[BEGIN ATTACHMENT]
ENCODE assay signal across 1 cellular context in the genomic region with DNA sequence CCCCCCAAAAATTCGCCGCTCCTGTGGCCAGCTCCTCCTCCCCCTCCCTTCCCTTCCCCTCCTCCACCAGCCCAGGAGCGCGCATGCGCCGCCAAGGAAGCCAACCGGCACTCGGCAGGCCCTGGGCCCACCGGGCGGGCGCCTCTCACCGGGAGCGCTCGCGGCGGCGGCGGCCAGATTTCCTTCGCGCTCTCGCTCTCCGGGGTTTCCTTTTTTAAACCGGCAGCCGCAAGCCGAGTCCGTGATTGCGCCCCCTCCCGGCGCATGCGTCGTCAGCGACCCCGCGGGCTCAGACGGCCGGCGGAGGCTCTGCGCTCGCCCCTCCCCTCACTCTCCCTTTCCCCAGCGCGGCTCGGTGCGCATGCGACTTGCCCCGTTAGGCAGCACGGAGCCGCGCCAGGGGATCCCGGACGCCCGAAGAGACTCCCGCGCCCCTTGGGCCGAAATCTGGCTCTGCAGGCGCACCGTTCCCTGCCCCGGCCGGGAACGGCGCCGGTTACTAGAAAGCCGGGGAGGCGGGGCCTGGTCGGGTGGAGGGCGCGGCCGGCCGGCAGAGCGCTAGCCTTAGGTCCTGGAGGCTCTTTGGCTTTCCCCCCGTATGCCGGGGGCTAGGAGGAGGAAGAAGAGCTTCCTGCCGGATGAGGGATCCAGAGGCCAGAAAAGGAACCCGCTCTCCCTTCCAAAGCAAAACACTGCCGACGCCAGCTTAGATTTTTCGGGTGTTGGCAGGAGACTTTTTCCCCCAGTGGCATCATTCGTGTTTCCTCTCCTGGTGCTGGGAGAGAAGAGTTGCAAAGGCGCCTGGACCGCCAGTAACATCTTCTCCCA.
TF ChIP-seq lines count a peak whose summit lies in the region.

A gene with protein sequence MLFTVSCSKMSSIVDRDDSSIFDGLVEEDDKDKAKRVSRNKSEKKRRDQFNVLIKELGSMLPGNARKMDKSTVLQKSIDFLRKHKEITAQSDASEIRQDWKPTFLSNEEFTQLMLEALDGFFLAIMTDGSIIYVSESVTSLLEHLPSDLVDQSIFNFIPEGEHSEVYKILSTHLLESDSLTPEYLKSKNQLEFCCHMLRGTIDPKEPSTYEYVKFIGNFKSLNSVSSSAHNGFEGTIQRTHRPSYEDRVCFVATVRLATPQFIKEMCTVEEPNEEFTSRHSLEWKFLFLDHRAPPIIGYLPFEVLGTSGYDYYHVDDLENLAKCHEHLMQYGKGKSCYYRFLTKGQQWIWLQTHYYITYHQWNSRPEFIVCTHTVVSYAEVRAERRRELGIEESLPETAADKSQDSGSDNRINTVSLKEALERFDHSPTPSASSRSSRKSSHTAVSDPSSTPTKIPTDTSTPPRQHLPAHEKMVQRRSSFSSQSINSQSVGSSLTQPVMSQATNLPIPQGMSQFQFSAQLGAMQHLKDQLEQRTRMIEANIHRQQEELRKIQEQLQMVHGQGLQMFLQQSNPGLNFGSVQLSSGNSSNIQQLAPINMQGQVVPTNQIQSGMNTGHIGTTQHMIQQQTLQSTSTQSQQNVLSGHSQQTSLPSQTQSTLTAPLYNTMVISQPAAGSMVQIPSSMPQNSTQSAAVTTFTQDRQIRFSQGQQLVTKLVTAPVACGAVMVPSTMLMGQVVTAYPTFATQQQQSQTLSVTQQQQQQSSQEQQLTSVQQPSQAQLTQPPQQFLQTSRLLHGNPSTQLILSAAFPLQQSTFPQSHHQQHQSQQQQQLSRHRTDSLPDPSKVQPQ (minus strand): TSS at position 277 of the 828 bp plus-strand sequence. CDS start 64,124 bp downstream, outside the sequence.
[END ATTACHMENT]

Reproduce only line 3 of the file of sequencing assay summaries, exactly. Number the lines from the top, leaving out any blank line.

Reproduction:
A gene with protein sequence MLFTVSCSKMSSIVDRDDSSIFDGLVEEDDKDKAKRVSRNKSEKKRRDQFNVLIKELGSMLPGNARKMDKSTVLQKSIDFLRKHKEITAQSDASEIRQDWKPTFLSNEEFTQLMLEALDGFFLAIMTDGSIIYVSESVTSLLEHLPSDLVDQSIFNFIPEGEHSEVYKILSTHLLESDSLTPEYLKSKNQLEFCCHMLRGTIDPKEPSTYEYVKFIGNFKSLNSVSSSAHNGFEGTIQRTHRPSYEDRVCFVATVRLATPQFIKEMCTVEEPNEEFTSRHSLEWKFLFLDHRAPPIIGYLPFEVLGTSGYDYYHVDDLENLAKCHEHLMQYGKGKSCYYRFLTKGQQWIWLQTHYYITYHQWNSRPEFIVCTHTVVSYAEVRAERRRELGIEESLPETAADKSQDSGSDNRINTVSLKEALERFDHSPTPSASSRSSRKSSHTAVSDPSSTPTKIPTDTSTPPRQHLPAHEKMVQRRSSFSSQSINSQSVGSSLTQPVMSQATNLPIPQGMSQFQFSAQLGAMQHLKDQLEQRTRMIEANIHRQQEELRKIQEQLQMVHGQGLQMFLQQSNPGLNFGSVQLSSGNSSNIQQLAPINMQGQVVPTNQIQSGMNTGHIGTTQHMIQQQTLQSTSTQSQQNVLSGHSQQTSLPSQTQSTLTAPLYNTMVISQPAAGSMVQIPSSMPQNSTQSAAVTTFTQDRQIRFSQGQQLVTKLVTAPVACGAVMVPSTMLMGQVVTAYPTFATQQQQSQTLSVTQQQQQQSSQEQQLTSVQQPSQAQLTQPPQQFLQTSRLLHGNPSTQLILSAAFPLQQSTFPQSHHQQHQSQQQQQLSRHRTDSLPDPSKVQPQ (minus strand): TSS at position 277 of the 828 bp plus-strand sequence. CDS start 64,124 bp downstream, outside the sequence.